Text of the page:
DEEP Earth Energy Production Corp. has announced that it has successfully completed Canada’s first large volume production and injection test on its 100% owned geothermal power project. This test was required to acquire the reservoir data needed to finalise the well design for Canada’s first 20 MW commercial geothermal power facility. DEEP forecasts tangible capacity for significant scale up. Supported by Natural Resources Canada, this technical achievement reinforces that DEEP is positioned to help Canadians meet climate obligations under the Paris Agreement as well as reach the new policy goal of net-zero emissions by 2050. By addressing concerns about climate change and creating new clean-tech jobs, DEEP’s leadership is committed to serving Canada’s national interest.
For Canada to meet its climate and carbon goals, the nation needs new clean technologies and sources of energy. A strategic source is geothermal energy. DEEP is focused on developing geothermal in Southern Saskatchewan because the region’s unique geology hosts high temperature and high-volume fluids exceeding 120°C required for power generation. Testing to date has demonstrated that the optimum design for this first geothermal facility would generate 20 MW of baseload power (power for 20 000 households). This energy project is supported by a highly streamlined regulatory environment thanks to Saskatchewan’s 60 years of oil and gas development and over a century of mining operations, including world-leading uranium and potash operations. DEEP will sell power to SaskPower under Canada’s first geothermal power purchase agreement signed in 2017 as well as offer direct industrial heating opportunities.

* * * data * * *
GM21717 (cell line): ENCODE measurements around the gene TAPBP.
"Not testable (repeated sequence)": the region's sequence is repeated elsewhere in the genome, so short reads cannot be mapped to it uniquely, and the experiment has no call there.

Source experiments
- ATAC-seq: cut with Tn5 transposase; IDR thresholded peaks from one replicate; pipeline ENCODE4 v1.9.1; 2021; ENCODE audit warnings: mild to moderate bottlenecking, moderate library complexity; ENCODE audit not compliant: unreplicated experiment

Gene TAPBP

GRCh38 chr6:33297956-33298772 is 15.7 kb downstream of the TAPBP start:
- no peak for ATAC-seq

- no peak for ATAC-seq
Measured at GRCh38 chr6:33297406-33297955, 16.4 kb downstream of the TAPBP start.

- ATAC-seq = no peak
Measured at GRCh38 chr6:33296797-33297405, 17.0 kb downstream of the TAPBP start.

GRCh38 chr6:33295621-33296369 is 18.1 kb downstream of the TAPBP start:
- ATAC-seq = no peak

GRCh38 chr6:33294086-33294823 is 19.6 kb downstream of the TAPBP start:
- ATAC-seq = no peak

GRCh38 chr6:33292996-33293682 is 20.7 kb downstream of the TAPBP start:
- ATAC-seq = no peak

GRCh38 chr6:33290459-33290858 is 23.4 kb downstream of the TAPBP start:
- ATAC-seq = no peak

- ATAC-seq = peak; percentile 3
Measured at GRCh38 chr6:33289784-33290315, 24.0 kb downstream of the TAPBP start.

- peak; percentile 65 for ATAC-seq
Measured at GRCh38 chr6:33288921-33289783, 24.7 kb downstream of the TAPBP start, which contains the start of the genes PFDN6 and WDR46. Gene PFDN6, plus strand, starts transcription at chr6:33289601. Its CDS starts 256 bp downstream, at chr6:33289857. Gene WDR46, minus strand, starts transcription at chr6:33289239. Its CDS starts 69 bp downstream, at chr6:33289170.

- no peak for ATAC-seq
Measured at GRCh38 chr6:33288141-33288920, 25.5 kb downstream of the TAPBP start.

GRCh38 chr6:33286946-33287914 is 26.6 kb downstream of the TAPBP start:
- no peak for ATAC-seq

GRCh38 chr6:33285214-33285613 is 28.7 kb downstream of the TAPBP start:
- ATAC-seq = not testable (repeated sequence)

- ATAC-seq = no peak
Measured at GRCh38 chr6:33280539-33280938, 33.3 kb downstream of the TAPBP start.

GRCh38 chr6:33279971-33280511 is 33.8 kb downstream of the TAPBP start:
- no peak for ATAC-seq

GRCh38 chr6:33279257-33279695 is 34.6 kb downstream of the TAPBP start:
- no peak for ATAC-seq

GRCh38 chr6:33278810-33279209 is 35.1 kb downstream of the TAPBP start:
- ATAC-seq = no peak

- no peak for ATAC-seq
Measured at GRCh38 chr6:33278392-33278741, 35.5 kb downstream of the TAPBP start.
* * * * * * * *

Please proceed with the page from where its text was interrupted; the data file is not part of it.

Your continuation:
Geothermal is baseload clean energy that delivers power 24/7. It has the smallest environmental footprint of all renewables and does not disrupt animal migration or cause bird mortality. Compared to intermittent forms of renewable power such as wind or solar, geothermal provides constant baseload capacity offsetting more than 2x the greenhouse gas emissions of wind and does not require natural gas back up. Geothermal power is safe and reliable and will have an important role in Canada’s new energy future.
DEEP is the foremost geothermal power project in Canada with the capacity for sizable and scalable economic baseload power generation. The project is utilising Canada’s world class oil and gas technology and expertise – unleashed for the first time on renewable energy. This means new jobs for oil and gas workers in Saskatchewan. The completion of this landmark field test reinforces DEEP’s leadership in this new Canadian clean energy industry and DEEP’s capacity to successfully complete construction of its first power facility by 2023.
The test duration was 53 days and produced 89 112 m3 brine from the Border-5HZ horizontal well (announced 24 November 2020), injecting into Border-1 and Border 3 vertical wells. Despite the harsh Saskatchewan winter conditions, the field operations were executed with minimal downtime. Well performance from the horizontal well and both injection wells were as anticipated and demonstrated reservoir continuity. This test provides the dataset required to finalise the design parameters of the well field to determine the lateral length of the horizontal wells, well completion design, and the distance necessary between producers and injectors to maintain reservoir pressure. It is also important to prevent thermal break-through that could cause declining power output over time.